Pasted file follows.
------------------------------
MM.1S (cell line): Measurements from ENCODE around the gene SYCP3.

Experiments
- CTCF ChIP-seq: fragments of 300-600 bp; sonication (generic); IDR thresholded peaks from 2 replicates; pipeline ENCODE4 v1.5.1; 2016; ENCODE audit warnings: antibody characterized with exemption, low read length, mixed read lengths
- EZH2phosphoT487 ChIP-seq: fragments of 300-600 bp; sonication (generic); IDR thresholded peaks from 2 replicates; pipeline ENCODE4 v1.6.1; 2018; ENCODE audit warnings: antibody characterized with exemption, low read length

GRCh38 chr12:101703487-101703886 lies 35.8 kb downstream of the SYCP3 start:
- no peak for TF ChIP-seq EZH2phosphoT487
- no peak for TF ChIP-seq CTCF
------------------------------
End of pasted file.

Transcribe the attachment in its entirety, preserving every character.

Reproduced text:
MM.1S (cell line): Measurements from ENCODE around the gene SYCP3.

Experiments
- CTCF ChIP-seq: fragments of 300-600 bp; sonication (generic); IDR thresholded peaks from 2 replicates; pipeline ENCODE4 v1.5.1; 2016; ENCODE audit warnings: antibody characterized with exemption, low read length, mixed read lengths
- EZH2phosphoT487 ChIP-seq: fragments of 300-600 bp; sonication (generic); IDR thresholded peaks from 2 replicates; pipeline ENCODE4 v1.6.1; 2018; ENCODE audit warnings: antibody characterized with exemption, low read length

GRCh38 chr12:101703487-101703886 lies 35.8 kb downstream of the SYCP3 start:
- no peak for TF ChIP-seq EZH2phosphoT487
- no peak for TF ChIP-seq CTCF